There is this book, My Journey written by a Maratha Brahmin by name Vishnubhat Godse, as fate ordains, decided to go on a pilgrimage to North India exactly at the time the the rebellion is about to start. For his bad luck, he was near Mhow, in Jhansi, Dhar, Gwalior, Lucknow and Chitrakoot when the rebellion was taking place. This is one of the very few books we have from the Indian side of the war and it breaks some very important myths related to the Jhansi theatre.

1. The rebellion is not actually spontaneous. The soldiers had advance information which implies the British, too, knew about that. Either they underestimated the scale or were incompetent enough to tackle it.
2. Lakshmi Bai and Tantya Tope are not personal friends. She knew Nana Sahib(her marriage was arranged by Baji Rao) but not Tantya Tope
3. Lakshmi Bai didn’t simply jump on her horse in the middle of night and ran away. She broke through the gate, cutting through the British army with a contingent of 1500 soldiers. The onslaught was that considerable that they were able to cart off the royal treasury on an elephant.
4. The spies of Jhansi estimated the strength of British Force laying the seige at 60,000 plus the local riffraff. Below is what Kaye said –
The position of Sir Hugh Rose was perilous. Before him was an unconquered fortress, garrisoned by eleven thousand warriors, full of the ardour of battle; advancing against and close to him, an army of more than twenty thousand men led by a chieftain who hated the English, and who had twice revelled in their defeat at Kanhpur…The extreme daring of this plan will be realised when the reader reflects that Sir Hugh was unable to assemble more than fifteen hundred men of all arms for this purpose, that of these only five hundred were British, and that the enemy numbered, according to Tantia Topi’s own admission, twenty-two thousand men.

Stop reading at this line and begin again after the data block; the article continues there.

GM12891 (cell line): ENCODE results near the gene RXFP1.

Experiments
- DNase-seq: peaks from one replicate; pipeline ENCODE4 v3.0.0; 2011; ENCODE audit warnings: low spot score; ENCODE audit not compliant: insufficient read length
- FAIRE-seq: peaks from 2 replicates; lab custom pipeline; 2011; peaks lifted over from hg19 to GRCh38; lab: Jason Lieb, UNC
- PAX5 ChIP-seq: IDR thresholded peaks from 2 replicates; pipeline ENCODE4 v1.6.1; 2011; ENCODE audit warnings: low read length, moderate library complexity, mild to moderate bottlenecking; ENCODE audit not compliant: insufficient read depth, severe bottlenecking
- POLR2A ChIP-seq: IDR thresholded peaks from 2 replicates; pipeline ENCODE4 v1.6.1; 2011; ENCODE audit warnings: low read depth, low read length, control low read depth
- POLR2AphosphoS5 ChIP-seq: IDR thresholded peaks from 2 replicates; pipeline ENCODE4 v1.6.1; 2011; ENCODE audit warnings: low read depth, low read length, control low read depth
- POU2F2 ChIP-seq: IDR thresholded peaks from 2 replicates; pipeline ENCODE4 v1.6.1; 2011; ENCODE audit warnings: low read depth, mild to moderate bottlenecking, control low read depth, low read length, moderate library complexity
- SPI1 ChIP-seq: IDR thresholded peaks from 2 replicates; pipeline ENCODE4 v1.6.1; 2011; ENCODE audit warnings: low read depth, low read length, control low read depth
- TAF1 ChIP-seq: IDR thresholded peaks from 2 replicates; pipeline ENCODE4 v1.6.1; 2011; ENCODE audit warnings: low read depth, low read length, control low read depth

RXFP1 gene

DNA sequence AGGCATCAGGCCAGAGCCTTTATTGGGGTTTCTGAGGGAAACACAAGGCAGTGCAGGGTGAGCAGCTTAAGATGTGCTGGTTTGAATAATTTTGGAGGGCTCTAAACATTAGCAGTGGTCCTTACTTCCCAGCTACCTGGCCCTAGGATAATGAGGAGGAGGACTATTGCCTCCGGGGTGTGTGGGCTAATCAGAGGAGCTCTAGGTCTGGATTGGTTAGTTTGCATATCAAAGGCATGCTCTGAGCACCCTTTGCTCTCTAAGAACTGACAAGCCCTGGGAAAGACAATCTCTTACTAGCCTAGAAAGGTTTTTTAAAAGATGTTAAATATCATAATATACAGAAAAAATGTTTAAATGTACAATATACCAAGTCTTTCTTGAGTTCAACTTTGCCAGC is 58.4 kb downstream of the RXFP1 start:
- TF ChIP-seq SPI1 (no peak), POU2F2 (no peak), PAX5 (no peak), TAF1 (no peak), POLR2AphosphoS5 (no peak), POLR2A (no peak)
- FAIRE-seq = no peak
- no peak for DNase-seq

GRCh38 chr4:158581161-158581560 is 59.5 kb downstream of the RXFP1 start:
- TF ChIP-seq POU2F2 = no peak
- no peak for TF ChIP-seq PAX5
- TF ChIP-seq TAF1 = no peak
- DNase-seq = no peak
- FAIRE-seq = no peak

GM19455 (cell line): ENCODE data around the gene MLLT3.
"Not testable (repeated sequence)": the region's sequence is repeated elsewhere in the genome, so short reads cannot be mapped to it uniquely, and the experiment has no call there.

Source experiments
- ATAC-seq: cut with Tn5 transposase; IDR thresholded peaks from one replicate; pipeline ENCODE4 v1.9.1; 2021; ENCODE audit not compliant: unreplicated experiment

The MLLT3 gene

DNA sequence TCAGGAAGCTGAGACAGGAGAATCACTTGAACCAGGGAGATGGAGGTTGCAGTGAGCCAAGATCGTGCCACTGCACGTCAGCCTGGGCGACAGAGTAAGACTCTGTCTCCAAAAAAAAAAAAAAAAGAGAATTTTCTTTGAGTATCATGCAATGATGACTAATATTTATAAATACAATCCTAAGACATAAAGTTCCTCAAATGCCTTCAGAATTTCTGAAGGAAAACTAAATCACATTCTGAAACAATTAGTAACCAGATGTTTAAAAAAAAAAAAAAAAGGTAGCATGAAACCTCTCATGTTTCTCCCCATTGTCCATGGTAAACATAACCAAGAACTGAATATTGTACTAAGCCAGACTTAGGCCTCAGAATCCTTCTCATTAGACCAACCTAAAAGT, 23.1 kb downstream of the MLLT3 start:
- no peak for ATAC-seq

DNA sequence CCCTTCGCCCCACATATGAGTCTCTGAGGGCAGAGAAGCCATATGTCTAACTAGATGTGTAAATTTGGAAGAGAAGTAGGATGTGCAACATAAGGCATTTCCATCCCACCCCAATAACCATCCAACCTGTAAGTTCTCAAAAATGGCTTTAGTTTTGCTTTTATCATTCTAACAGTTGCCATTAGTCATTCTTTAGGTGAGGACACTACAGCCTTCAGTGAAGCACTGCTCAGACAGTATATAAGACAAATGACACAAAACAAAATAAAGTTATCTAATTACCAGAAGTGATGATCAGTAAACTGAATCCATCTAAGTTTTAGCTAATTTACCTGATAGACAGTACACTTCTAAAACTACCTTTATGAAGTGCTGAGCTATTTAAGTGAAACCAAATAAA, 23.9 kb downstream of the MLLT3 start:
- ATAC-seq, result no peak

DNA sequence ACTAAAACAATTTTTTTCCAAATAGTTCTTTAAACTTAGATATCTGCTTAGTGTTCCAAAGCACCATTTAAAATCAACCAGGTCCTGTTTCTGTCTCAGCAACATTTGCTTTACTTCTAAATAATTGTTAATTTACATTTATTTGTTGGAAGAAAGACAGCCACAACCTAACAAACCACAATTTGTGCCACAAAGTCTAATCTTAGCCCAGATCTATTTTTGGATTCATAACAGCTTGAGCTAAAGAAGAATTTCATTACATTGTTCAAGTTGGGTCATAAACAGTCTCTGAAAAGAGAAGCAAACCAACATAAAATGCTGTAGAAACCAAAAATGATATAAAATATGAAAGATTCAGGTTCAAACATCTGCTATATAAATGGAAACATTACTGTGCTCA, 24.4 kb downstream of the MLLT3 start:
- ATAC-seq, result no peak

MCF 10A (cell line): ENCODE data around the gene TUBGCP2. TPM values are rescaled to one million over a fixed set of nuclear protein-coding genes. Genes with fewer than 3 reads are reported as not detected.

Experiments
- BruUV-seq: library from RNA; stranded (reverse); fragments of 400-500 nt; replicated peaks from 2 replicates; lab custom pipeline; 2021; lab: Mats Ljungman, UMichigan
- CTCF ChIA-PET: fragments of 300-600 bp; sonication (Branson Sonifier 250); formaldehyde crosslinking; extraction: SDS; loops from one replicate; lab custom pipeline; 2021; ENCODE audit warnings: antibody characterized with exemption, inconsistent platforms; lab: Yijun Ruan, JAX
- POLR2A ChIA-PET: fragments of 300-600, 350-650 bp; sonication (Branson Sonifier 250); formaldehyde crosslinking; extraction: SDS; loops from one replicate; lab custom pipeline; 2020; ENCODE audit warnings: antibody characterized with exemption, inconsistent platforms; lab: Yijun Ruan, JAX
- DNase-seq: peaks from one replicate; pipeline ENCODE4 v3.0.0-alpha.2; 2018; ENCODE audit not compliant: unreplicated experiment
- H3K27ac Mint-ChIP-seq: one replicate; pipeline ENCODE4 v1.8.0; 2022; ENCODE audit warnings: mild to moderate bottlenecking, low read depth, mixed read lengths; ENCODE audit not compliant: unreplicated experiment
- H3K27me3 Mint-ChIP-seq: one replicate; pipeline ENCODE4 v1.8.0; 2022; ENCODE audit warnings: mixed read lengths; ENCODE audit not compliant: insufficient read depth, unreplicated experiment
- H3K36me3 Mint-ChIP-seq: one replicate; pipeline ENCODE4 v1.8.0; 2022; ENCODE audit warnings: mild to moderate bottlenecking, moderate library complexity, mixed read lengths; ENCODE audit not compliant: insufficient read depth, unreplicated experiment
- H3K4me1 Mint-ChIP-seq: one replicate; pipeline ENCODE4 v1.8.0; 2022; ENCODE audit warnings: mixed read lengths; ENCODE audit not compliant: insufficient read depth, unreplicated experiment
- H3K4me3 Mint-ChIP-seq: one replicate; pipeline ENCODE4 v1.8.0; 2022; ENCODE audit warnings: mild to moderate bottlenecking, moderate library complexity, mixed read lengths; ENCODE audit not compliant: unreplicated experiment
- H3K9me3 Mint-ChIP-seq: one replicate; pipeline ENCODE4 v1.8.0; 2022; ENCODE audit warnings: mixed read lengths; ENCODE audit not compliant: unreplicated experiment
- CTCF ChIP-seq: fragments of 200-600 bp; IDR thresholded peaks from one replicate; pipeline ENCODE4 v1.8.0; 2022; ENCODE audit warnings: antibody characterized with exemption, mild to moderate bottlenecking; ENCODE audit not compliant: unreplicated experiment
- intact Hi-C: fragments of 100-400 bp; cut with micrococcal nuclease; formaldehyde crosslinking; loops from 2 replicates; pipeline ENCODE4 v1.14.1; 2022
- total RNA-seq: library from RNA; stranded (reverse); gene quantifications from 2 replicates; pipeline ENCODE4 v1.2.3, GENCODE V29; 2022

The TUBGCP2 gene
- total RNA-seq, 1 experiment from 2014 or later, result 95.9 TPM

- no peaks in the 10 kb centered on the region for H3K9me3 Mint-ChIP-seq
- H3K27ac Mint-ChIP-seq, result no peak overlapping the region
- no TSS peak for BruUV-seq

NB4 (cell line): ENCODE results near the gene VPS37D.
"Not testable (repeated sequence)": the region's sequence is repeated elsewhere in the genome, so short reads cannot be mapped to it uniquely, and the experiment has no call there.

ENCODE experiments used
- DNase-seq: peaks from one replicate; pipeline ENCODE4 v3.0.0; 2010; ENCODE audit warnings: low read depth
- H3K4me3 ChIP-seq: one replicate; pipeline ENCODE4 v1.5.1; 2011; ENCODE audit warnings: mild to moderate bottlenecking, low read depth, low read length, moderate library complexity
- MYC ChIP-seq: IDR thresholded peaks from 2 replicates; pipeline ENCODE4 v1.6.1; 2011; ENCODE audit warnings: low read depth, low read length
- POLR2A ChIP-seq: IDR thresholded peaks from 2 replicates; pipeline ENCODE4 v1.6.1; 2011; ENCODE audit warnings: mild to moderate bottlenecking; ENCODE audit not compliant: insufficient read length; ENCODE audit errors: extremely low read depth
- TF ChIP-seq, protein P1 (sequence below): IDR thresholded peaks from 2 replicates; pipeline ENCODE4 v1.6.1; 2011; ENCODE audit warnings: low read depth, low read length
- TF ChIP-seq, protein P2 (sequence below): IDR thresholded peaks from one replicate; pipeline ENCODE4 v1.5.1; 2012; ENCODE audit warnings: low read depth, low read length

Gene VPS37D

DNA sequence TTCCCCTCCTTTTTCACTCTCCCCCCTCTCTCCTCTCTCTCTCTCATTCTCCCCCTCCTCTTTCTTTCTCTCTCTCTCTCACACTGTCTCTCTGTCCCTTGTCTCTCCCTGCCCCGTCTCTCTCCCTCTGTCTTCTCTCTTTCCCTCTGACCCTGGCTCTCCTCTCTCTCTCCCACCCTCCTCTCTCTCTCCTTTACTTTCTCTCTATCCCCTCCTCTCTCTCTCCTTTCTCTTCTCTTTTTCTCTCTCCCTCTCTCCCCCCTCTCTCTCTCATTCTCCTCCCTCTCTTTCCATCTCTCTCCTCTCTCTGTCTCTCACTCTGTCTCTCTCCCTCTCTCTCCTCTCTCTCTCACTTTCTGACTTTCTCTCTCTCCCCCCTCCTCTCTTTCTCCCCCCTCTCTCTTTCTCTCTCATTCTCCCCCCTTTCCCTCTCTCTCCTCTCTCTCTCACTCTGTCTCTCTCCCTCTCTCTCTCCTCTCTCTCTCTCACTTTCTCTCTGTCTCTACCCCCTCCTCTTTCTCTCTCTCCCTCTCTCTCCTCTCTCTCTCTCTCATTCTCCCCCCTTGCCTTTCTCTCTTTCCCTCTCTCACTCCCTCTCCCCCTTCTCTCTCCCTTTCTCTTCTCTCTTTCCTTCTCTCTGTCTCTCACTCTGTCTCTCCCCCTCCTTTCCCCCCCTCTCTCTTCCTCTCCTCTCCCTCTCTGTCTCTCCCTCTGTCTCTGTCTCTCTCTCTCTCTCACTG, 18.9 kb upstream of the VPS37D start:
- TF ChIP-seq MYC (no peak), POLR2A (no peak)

Godse writes Tantya Tope had 15000 and that army was the reason why Jhansi rebelled. Going by the British penchant for covering their incompetence in field strategy by deflating their numbers and inflating that of the enemy, it is clear that Hugh Rose had an army large enough to handle both Tantya Tope and Jhansi at the same time. That clearly proves the incompetence of the British, who even with such an overwhelming strength, were not able to break the enemy.
5. Gangadhar Rao used to cross dress some times for the chagrin of all. That was because he is no more powerful than a woman and to remind the rulers of their collective shame, he used to do that.

I don’t deny that there are exaggerations. But, why are treating the British word as the gospel? It’s high time we dig and find out what exactly happened. What of the court papers of Kalpi, Bithur and such rebel stongholds, of that of allies like Datia and Rewa? What of the private accounts? What of the poetry and other forms of literature? Till date, we don’t even have a name which acted as the brain behind such a massive, coordinated rebellion. I guess, it’s time we come out of the mould that whatever British wrote is our history. And remember, the rebellion was doomed from day one – they never had the numbers, though the British projected otherwise.